Last week I spoke of a philosophical single-mindedness shared by modernists, evangelical Protestants, Salafi Muslims and St. Augustine, and this week I’d like to reflect on it further. What these various single-minded thinkers hold in common is opposed above all, I think, by literal conservatism. Conservatives in the literal sense seek to preserve much of the world as it is – “if it ain’t broke, don’t fix it.” They are opposed to radical breaks and revolutions, whether those aim to take us forward (as the modernists) or backward (as the Salafis). I noted in my earlier post that Jane Jacobs’s urban criticism, a direct attack on modernist architecture and modernist urban planning, is a quintessential example of literal conservatism; Jacobs would react with the same hostility to the Salafi assault on Mecca. In that respect, for all its urbanity, Jacobs’s work is of a piece with the agrarian rural conservatism of Front Porch Republic and Wendell Berry.
The appeal of such literal conservatism is certainly not limited to aesthetics, but one may perhaps see it most clearly in the aesthetic realm. (Some modernists, like the Marxist geographer David Harvey, see an aesthetic conservatism as opposed to a more ethical modernism.) For it’s hard to imagine elevating a single most important principle, as modernists typically do, as the principle behind beauty: could one ever say “Everything constructed according to principle X will be beautiful,” without making principle X entirely vacuous and devoid of content? Aesthetics seem to require a focus on the details and not merely the big picture.
Now of the various single-minded thinkers I’ve mentioned so far – modernists, evangelicals, Salafis and Augustine – one might note that they all have their historical roots in Western traditions. And one might well trace much of this single-mindedness in the West back to Plato, with his focus on the good as one and single. Most notably, the single-minded Plato banished the poets from his ideal city. He did this for a variety of reasons, but all of these had to do with the poets’ leading us away from the single true good: their works portrayed the false idea that external goods matter to a good life as much as virtue; they imitate the bad as well as the good; and their very practice of imitation leads one to mistake falsity for truth.
Marxism – about as modern a political philosophy as one can get – has paralleled Plato (and the Salafis) in a political single-mindedness. Plato’s ideal state seems totalitarian in theory; implementing Marx’s vision turned totalitarian in practice, even if that was not his intent. Self-proclaimed Marxists pursued the vision of a classless society with a zeal that overrode any and every other possible goal. Pol Pot justified some of his atrocities – the evacuation of the cities, the mass murder of intellectuals – with the chilling words: “If the result of so many sacrifices was that the capitalists remain in control, what was the point of the revolution?”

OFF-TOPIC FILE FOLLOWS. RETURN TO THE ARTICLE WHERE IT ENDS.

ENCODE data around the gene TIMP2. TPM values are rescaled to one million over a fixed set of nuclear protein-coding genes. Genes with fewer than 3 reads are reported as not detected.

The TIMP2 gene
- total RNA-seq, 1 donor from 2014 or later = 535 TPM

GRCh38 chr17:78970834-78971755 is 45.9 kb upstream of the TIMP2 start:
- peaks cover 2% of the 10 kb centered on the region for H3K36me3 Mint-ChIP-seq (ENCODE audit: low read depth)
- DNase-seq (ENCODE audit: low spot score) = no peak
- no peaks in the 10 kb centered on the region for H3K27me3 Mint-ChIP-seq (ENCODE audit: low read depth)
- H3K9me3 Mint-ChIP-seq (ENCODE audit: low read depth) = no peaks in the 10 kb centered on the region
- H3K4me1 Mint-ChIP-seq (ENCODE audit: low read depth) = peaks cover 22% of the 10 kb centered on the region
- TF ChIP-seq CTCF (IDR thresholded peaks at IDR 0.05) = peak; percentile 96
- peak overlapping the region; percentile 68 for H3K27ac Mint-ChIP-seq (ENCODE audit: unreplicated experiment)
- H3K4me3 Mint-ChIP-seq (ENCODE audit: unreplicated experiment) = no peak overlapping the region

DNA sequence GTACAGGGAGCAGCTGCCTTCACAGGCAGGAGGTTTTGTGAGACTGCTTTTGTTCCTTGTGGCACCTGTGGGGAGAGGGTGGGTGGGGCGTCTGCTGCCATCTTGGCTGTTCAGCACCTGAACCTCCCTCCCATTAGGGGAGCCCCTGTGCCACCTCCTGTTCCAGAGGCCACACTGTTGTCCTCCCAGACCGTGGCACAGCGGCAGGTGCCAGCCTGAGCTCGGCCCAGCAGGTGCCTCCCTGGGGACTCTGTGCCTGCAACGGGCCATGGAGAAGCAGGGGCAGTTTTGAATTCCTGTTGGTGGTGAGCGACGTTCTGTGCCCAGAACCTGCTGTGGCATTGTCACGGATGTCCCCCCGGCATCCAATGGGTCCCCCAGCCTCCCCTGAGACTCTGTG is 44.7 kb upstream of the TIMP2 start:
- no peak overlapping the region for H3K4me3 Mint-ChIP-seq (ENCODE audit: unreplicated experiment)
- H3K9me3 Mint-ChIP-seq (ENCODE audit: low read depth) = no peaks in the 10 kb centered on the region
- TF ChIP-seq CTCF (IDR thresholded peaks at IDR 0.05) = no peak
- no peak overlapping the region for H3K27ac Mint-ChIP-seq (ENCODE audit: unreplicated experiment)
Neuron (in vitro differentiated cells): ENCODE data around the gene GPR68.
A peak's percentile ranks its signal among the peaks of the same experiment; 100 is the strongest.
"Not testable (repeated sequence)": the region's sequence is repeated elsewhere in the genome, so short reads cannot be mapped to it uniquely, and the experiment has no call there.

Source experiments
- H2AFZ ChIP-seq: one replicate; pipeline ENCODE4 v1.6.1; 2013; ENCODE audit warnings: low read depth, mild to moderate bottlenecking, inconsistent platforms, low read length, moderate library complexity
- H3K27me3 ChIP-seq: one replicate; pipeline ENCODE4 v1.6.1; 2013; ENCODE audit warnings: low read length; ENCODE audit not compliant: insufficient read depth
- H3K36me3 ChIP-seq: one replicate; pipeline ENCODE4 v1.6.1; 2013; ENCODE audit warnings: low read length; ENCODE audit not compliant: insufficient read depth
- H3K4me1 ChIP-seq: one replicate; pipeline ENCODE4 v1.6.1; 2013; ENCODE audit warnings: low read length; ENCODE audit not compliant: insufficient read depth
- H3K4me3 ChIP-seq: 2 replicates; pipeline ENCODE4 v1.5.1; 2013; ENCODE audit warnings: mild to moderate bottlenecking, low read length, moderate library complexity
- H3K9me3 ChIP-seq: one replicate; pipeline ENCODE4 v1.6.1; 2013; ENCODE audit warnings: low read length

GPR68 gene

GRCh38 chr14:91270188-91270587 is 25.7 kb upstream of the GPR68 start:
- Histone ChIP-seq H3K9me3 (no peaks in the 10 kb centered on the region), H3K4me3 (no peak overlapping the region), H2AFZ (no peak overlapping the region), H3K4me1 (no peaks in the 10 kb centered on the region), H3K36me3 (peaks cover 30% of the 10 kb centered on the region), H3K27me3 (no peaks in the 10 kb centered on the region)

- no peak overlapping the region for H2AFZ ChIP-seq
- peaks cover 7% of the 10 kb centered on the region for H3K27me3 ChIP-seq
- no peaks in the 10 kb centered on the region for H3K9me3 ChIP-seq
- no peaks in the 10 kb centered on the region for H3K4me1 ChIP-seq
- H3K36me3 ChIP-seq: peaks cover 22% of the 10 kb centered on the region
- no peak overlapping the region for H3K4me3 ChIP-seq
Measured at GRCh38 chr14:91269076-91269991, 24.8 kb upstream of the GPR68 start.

Now in saying this I am not agreeing with the distorted account of Karl Popper. While I would dispute Popper’s interpretation of Plato and Marx to some extent, more important in this context is his unfortunate lumping of G.W.F. Hegel in with these two; for Hegel’s vision strives directly to encompass the particulars of everyday life without sacrificing them to a higher ideal. Yes, the state is necessary to human fulfillment, and Hegel’s state is less liberal than those we are accustomed to, but it does not dictate the details of life in the pursuit of a single ideal, in the way of the Platonic state or of existing Communist states.
Indeed, I find the unabashedly Hegelian thought of James Doull perhaps the most helpful way to theorize and think about philosophical single-mindedness. For Doull, the most abiding philosophical issue is a conflict between the universal and the particular – between the one singular truth or good that Plato picks out, and the manifold reality that surrounds us. Single-mindedness is then a dogged focus on the universal that disparages the particular.
And if we understand single-mindedness in this way, with Doull, then we can start to note its appearance in South Asian traditions as well — most clearly in Śaṅkara’s Advaita Vedānta. For Śaṅkara as for Plato and Mao, everything of significance reduces ultimately to one driving universal thing that’s most important, and nothing else compares. One may contrast particularist thinkers like the Sophists or postmodernists for whom there is no universal, and the details are all that matter. The project of Aristotle, and his followers Hegel and Doull in turn, is to harmonize these viewpoints and acknowledge both the one and the many, the universal and the particular, as having great significance – a significance found perhaps especially in the relationship of the one and the many to each other.
Personally, I find Doull’s reflections particularly helpful because I am very much a big-picture thinker. It’s probably one of the big reasons I was so impatient with the philological questions that preoccupy so many scholars of religion; I was always asking “but what’s the point?” On the Myers-Briggs personality test I scored near the middle on three of the four dimensions, but off the charts for “iNtuiting” over “Sensing” – which is to say that I gravitate toward abstract concepts, theories, larger significance, and away from details and particulars. In many respects philosophy appeals to me precisely because it deals with the biggest questions of all — the most important things, the universals. But the problems of modernism — to say nothing of Salafism and Communism — are a good cautionary reminder of why the details really do matter. One may well find a universal ultimate that is most important; but that does not make everything else unimportant.